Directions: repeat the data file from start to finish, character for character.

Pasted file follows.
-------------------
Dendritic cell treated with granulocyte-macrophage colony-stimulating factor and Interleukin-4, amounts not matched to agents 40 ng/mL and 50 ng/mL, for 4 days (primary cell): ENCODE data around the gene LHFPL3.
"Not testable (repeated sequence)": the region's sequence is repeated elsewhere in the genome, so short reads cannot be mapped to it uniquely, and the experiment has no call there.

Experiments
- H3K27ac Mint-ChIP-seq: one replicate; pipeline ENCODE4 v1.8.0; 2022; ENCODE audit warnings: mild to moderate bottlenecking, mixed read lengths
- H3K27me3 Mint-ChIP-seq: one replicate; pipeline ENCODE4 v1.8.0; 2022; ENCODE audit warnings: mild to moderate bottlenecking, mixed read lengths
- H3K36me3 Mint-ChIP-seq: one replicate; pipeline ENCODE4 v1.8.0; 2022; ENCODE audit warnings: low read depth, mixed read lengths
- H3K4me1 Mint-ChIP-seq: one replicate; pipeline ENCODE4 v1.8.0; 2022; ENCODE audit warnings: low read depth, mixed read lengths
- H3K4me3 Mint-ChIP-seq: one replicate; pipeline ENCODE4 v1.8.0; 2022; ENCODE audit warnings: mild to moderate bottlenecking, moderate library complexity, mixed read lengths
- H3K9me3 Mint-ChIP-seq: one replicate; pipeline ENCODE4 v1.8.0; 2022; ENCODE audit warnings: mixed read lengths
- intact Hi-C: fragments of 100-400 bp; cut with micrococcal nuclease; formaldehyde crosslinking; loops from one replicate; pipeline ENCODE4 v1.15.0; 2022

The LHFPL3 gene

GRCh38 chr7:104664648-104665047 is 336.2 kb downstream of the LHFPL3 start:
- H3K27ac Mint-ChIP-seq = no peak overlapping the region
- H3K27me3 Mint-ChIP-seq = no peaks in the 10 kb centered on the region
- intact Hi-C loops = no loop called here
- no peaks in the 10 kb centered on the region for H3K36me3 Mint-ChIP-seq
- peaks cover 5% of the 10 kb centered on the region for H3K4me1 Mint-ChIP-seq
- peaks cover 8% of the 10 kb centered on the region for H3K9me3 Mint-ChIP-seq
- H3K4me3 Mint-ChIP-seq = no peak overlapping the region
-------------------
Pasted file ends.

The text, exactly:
Dendritic cell treated with granulocyte-macrophage colony-stimulating factor and Interleukin-4, amounts not matched to agents 40 ng/mL and 50 ng/mL, for 4 days (primary cell): ENCODE data around the gene LHFPL3.
"Not testable (repeated sequence)": the region's sequence is repeated elsewhere in the genome, so short reads cannot be mapped to it uniquely, and the experiment has no call there.

Experiments
- H3K27ac Mint-ChIP-seq: one replicate; pipeline ENCODE4 v1.8.0; 2022; ENCODE audit warnings: mild to moderate bottlenecking, mixed read lengths
- H3K27me3 Mint-ChIP-seq: one replicate; pipeline ENCODE4 v1.8.0; 2022; ENCODE audit warnings: mild to moderate bottlenecking, mixed read lengths
- H3K36me3 Mint-ChIP-seq: one replicate; pipeline ENCODE4 v1.8.0; 2022; ENCODE audit warnings: low read depth, mixed read lengths
- H3K4me1 Mint-ChIP-seq: one replicate; pipeline ENCODE4 v1.8.0; 2022; ENCODE audit warnings: low read depth, mixed read lengths
- H3K4me3 Mint-ChIP-seq: one replicate; pipeline ENCODE4 v1.8.0; 2022; ENCODE audit warnings: mild to moderate bottlenecking, moderate library complexity, mixed read lengths
- H3K9me3 Mint-ChIP-seq: one replicate; pipeline ENCODE4 v1.8.0; 2022; ENCODE audit warnings: mixed read lengths
- intact Hi-C: fragments of 100-400 bp; cut with micrococcal nuclease; formaldehyde crosslinking; loops from one replicate; pipeline ENCODE4 v1.15.0; 2022

The LHFPL3 gene

GRCh38 chr7:104664648-104665047 is 336.2 kb downstream of the LHFPL3 start:
- H3K27ac Mint-ChIP-seq = no peak overlapping the region
- H3K27me3 Mint-ChIP-seq = no peaks in the 10 kb centered on the region
- intact Hi-C loops = no loop called here
- no peaks in the 10 kb centered on the region for H3K36me3 Mint-ChIP-seq
- peaks cover 5% of the 10 kb centered on the region for H3K4me1 Mint-ChIP-seq
- peaks cover 8% of the 10 kb centered on the region for H3K9me3 Mint-ChIP-seq
- H3K4me3 Mint-ChIP-seq = no peak overlapping the region